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Daniels v. Monroe/Lienberger Detention Centers

United States District Court, E.D. California

October 28, 2014

LANDRY DANIELS, Plaintiff,
v.
MONROE/LIENBERGER DETENTION CENTERS, et al., Defendants.

ORDER AND FINDINGS AND RECOMMENDATIONS

CAROLYN K. DELANEY, Magistrate Judge.

Plaintiff is a state prisoner proceeding pro se. Plaintiff seeks relief pursuant to 42 U.S.C. § 1983 and has requested leave to proceed in forma pauperis pursuant to 28 U.S.C. § 1915. This proceeding was referred to this court by Local Rule 302 pursuant to 28 U.S.C. § 636(b)(1).

Plaintiff has submitted a declaration that makes the showing required by 28 U.S.C. §1915(a). Accordingly, the request to proceed in forma pauperis will be granted.

Plaintiff is required to pay the statutory filing fee of $350.00 for this action. 28 U.S.C. §§ 1914(a), 1915(b)(1). By separate order, the court will direct the appropriate agency to collect the initial partial filing fee from plaintiff's trust account and forward it to the Clerk of the Court. Thereafter, plaintiff will be obligated for monthly payments of twenty percent of the preceding month's income credited to plaintiff's prison trust account. These payments will be forwarded by the appropriate agency to the Clerk of the Court each time the amount in plaintiff's account exceeds $10.00, until the filing fee is paid in full. 28 U.S.C. § 1915(b)(2).

The court is required to screen complaints brought by prisoners seeking relief against a governmental entity or officer or employee of a governmental entity. 28 U.S.C. § 1915A(a). The court must dismiss a complaint or portion thereof if the prisoner has raised claims that are legally "frivolous or malicious, " that fail to state a claim upon which relief may be granted, or that seek monetary relief from a defendant who is immune from such relief. 28 U.S.C. § 1915A(b)(1), (2).

A claim is legally frivolous when it lacks an arguable basis either in law or in fact. Neitzke v. Williams , 490 U.S. 319, 325 (1989); Franklin v. Murphy , 745 F.2d 1221, 1227-28 (9th Cir. 1984). The court may, therefore, dismiss a claim as frivolous where it is based on an indisputably meritless legal theory or where the factual contentions are clearly baseless. Neitzke , 490 U.S. at 327. The critical inquiry is whether a constitutional claim, however inartfully pleaded, has an arguable legal and factual basis. See Jackson v. Arizona , 885 F.2d 639, 640 (9th Cir. 1989); Franklin , 745 F.2d at 1227.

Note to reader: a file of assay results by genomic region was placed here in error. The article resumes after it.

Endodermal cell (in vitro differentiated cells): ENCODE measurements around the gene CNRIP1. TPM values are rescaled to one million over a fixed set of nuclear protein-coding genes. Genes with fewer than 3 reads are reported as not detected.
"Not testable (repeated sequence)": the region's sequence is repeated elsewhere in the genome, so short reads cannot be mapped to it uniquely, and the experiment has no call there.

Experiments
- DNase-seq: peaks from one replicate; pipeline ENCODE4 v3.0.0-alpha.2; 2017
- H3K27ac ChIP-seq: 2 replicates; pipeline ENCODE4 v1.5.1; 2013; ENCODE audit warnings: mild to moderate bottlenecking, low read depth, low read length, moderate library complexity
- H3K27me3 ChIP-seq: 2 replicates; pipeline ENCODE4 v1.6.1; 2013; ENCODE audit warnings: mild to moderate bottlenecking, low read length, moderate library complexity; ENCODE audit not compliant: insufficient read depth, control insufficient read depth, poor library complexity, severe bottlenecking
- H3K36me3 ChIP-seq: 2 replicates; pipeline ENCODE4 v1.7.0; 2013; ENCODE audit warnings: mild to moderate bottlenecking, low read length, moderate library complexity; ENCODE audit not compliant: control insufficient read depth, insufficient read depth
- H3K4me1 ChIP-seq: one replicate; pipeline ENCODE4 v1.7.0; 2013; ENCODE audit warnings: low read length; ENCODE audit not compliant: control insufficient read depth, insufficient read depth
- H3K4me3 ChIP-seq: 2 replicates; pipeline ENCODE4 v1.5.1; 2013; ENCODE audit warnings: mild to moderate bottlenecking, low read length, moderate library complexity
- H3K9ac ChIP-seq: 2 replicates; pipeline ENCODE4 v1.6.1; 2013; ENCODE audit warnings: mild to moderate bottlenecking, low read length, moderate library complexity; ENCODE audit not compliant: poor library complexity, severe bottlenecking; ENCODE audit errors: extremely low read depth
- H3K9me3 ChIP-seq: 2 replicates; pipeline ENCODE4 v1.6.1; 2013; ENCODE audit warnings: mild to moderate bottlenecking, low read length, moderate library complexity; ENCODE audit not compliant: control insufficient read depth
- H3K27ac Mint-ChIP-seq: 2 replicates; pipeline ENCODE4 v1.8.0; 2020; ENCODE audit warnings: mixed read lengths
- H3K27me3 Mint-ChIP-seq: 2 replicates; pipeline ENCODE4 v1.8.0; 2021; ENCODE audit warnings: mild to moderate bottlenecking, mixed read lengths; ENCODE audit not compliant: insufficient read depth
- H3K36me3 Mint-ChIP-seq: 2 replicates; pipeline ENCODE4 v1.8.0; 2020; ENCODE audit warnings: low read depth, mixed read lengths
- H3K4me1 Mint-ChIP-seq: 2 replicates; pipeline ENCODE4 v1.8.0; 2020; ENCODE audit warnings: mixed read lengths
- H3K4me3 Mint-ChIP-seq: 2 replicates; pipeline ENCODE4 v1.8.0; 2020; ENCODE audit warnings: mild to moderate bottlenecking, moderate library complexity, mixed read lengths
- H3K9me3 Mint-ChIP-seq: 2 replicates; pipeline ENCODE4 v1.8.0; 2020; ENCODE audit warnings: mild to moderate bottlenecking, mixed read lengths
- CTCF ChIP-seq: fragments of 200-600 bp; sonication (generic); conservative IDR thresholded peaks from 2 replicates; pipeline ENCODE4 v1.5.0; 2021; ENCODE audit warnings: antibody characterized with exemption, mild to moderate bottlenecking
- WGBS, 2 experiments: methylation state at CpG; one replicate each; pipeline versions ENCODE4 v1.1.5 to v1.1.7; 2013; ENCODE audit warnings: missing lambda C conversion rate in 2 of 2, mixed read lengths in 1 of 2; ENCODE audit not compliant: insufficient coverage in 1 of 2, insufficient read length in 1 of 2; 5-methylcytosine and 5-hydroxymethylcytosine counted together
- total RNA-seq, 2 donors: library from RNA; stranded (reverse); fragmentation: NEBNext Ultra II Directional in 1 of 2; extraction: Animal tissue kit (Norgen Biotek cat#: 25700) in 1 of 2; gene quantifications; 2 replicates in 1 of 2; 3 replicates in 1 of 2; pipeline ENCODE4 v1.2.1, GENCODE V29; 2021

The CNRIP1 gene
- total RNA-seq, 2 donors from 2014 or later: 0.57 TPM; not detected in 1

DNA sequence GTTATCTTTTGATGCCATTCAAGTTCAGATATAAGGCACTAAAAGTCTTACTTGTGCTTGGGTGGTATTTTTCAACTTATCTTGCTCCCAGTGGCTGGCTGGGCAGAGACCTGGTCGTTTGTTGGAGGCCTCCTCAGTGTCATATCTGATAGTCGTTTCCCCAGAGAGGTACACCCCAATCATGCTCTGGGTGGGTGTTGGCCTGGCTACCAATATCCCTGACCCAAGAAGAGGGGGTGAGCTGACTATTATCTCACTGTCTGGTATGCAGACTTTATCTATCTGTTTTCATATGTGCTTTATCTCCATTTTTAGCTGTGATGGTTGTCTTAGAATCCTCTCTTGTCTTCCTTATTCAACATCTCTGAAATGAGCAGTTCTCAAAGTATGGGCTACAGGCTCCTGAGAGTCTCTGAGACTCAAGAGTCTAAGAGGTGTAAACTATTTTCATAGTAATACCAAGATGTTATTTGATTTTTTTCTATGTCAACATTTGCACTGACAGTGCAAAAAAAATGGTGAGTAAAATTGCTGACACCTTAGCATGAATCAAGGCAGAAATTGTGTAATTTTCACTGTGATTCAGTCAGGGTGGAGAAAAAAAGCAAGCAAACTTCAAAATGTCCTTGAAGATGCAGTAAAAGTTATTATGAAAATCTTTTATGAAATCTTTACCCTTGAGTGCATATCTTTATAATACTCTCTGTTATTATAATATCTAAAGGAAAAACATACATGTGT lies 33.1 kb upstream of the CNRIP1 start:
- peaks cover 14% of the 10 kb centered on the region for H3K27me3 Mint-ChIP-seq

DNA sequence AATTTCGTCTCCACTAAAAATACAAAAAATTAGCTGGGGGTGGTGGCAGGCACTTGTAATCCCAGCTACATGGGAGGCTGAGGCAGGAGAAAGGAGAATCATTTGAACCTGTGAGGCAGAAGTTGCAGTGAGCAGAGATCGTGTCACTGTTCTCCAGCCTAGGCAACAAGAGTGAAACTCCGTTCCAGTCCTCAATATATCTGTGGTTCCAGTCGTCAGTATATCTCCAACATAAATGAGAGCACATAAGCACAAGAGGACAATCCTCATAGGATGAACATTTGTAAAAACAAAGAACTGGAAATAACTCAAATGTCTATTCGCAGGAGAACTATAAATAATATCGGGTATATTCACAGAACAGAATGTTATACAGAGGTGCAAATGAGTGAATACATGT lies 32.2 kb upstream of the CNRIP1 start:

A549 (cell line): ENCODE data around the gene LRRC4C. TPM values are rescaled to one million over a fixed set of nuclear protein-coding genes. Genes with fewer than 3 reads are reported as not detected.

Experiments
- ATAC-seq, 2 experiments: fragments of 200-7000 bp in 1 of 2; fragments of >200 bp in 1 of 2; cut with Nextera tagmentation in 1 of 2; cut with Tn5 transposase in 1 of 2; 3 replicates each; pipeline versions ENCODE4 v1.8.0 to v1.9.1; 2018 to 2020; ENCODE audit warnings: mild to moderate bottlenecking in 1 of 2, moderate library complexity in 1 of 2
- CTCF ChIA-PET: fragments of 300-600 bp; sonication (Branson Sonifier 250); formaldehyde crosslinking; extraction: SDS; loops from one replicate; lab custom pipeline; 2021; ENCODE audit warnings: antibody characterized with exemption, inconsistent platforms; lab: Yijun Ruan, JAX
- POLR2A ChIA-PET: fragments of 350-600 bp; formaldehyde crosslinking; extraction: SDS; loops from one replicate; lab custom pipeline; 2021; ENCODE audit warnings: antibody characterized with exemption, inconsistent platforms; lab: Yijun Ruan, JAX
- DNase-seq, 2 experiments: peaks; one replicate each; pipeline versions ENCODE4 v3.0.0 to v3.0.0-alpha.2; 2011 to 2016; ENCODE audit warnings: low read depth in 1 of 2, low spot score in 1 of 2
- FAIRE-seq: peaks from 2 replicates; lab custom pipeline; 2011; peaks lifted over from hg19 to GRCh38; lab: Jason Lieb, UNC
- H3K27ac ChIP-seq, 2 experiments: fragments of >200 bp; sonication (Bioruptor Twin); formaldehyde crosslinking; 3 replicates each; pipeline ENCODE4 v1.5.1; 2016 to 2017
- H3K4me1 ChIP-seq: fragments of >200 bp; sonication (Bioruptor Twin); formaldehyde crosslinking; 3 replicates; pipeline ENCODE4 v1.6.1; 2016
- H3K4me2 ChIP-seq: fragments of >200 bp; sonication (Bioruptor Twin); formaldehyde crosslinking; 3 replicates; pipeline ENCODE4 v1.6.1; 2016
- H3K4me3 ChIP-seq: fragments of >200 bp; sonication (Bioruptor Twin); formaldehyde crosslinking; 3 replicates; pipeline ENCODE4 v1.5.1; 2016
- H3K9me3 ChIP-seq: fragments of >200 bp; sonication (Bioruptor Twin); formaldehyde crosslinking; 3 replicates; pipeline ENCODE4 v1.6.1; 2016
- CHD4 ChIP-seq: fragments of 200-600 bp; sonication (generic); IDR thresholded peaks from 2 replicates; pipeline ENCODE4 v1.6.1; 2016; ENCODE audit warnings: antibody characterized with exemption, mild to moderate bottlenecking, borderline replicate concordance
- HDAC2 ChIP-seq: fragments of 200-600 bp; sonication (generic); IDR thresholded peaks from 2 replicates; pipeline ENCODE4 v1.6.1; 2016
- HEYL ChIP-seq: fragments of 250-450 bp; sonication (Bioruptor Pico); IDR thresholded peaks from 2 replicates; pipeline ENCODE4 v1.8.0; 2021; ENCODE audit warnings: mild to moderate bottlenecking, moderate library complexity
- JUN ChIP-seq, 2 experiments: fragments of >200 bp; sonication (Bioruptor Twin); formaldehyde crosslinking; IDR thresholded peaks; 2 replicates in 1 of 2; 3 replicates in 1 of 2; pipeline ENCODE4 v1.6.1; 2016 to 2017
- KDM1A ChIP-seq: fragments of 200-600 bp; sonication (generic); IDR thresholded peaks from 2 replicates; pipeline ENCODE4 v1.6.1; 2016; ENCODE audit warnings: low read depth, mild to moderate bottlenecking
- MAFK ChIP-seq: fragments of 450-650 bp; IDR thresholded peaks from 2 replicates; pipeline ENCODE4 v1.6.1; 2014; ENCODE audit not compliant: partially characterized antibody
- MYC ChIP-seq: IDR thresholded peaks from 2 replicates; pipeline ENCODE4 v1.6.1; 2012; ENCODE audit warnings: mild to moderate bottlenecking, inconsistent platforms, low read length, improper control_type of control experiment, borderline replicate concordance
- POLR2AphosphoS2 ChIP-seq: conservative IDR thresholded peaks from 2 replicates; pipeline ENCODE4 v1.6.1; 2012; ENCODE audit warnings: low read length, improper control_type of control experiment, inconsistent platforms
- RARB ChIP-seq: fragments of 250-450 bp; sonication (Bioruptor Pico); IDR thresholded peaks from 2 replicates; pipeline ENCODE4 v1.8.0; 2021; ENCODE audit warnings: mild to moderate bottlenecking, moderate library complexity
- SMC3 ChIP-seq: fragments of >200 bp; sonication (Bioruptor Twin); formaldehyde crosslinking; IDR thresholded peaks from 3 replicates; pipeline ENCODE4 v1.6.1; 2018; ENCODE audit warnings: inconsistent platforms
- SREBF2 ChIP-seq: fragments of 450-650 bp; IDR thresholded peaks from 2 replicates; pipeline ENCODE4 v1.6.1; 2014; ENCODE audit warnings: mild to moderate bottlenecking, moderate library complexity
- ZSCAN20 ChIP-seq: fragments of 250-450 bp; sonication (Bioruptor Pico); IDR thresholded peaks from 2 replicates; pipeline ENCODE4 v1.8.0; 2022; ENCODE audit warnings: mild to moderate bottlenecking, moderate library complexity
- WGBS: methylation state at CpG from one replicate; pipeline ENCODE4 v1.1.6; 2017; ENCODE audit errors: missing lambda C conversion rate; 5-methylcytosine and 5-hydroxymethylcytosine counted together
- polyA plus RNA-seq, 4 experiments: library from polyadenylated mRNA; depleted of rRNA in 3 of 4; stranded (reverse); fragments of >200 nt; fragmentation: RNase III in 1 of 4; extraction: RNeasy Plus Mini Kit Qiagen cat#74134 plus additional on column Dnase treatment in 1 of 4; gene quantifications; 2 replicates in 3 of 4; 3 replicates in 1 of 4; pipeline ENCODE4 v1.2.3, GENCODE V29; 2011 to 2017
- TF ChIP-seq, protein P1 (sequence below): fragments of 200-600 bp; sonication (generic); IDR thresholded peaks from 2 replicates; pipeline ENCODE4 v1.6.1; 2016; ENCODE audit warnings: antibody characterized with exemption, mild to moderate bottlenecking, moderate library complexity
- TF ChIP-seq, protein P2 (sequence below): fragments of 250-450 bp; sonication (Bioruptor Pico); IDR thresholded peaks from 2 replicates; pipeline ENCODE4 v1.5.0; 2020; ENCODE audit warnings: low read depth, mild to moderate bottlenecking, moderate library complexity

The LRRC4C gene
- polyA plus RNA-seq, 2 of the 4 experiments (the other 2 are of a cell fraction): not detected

In order to avoid dismissal for failure to state a claim a complaint must contain more than "naked assertions, " "labels and conclusions" or "a formulaic recitation of the elements of a cause of action." Bell Atlantic Corp. v. Twombly , 550 U.S. 544, 555-557 (2007). In other words, "[t]hreadbare recitals of the elements of a cause of action, supported by mere conclusory statements do not suffice." Ashcroft v. Iqbal , 129 S.Ct. 1937, 1949 (2009). Furthermore, a claim upon which the court can grant relief has facial plausibility. Twombly , 550 U.S. at 570. "A claim has facial plausibility when the plaintiff pleads factual content that allows the court to draw the reasonable inference that the defendant is liable for the misconduct alleged." Iqbal , 129 S.Ct. at 1949. When considering whether a complaint states a claim upon which relief can be granted, the court must accept the allegations as true, Erickson v. Pardus , 127 S.Ct. 2197, 2200 (2007), and construe the complaint in the light most favorable to the plaintiff, see Scheuer v. Rhodes , 416 U.S. 232, 236 (1974).

The court has screened plaintiff's complaint and finds that it states claims upon which relief could be granted in the following respects:

1. Claim for violation of the Eighth Amendment against defendants Torres, Garcia, Galey, and Gall for use of excessive force. (See ECF No. 1 at 5-6.) If these allegations are proven, plaintiff has a reasonable opportunity to prevail on the merits of this action.

In all other respects, plaintiff's complaint fails to state a claim upon which relief can be granted. As to defendants City of Woodland and the Monroe/Lienberger Detention Centers (i.e., Yolo County jail facilities), "[m]unicipalities and other local government units... [are] among those persons to whom § 1983 applies." Monell v. Dept. of Soc. Servs. , 436 U.S. at 690. However, a municipal entity or its departments is liable under § 1983 only if plaintiff shows that his constitutional injury was caused by employees acting pursuant to the municipality's policy or custom. See Villegas v. Gilroy Garlic Festival Association , 541 F.3d 950, 964 (9th Cir. 2008) (citing Monell , 436 U.S. at 690-94). Here, plaintiff does not allege that the four individual defendants named above were acting according to a local government policy or custom.

In accordance with the above, IT IS HEREBY ORDERED that:

1. Plaintiff's request for leave to proceed in forma pauperis (ECF No. 2) is granted.

2. Plaintiff is obligated to pay the statutory filing fee of $350.00 for this action. All fees shall be collected and paid in accordance with this court's order to the Director of the California Department of ...


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